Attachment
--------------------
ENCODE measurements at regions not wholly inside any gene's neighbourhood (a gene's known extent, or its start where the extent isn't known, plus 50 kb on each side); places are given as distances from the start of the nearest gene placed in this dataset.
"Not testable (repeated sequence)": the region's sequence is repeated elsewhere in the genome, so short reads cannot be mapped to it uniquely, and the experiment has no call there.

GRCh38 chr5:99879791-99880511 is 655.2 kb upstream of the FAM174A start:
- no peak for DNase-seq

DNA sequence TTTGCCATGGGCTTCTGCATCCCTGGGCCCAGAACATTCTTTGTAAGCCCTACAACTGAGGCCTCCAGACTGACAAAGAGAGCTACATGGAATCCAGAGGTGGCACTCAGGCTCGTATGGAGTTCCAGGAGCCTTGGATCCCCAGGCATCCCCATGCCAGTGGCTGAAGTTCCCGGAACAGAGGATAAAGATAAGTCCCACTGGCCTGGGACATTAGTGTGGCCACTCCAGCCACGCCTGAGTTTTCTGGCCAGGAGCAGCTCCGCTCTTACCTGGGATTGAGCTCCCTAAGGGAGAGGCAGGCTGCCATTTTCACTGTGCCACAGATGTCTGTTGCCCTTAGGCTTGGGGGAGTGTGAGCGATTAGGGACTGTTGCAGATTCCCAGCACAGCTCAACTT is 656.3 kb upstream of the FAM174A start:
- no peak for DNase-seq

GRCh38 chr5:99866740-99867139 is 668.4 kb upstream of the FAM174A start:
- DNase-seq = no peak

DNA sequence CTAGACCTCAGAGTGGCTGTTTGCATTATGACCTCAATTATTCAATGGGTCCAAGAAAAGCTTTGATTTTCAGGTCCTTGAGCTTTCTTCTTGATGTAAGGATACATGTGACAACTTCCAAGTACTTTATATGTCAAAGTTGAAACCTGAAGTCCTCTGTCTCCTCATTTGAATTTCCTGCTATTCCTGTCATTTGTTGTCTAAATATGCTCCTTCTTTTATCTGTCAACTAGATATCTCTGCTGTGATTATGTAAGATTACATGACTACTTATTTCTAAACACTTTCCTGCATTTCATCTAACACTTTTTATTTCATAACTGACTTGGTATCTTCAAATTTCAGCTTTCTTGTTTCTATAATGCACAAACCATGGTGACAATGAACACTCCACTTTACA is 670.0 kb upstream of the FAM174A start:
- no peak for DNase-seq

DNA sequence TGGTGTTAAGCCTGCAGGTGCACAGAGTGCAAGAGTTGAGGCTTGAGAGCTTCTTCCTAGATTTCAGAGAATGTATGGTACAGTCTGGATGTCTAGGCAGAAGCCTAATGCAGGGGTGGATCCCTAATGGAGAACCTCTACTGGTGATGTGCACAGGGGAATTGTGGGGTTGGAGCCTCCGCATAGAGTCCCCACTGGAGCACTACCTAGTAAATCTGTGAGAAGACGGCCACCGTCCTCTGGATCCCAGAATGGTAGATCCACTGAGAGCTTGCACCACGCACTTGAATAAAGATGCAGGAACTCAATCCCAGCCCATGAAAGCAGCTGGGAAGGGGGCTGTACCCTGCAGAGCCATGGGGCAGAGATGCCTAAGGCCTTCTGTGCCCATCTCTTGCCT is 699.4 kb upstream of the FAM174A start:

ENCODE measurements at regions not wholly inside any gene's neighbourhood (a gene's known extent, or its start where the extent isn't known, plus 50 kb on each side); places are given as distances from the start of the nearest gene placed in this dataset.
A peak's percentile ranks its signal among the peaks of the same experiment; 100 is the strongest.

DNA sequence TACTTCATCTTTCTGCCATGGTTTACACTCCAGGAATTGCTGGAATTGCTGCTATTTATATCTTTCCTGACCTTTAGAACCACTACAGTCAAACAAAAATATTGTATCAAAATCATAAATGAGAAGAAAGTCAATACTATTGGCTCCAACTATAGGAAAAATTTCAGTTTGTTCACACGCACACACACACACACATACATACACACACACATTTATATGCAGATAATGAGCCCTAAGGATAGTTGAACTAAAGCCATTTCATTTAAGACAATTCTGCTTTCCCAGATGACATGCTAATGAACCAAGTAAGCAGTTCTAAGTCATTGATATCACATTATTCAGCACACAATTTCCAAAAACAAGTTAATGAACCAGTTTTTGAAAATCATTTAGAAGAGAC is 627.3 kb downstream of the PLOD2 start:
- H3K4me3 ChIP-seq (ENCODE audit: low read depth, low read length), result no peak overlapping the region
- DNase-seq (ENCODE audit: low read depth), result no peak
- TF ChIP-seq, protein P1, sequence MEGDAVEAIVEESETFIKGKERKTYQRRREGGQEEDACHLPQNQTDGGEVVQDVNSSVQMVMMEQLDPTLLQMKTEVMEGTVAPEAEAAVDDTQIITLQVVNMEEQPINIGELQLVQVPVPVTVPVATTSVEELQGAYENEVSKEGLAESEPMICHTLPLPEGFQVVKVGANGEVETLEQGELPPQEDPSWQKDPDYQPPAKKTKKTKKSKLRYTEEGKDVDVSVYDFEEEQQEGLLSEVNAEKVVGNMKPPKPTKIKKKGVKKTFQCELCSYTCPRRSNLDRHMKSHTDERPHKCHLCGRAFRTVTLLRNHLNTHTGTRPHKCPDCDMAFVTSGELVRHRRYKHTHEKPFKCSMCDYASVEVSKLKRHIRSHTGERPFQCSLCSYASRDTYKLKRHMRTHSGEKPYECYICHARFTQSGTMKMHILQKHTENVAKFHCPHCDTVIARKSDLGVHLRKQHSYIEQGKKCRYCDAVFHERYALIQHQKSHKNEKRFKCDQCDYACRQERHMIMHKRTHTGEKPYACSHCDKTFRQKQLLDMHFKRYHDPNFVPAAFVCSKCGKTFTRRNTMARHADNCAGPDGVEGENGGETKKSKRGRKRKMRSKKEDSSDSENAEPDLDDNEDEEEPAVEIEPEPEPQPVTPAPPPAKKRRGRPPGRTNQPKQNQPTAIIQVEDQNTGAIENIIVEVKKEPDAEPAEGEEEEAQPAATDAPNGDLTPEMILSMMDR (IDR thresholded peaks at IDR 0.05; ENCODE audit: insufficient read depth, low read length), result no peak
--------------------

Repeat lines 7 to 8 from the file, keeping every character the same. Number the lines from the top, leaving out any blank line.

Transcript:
GRCh38 chr5:99866740-99867139 is 668.4 kb upstream of the FAM174A start:
- DNase-seq = no peak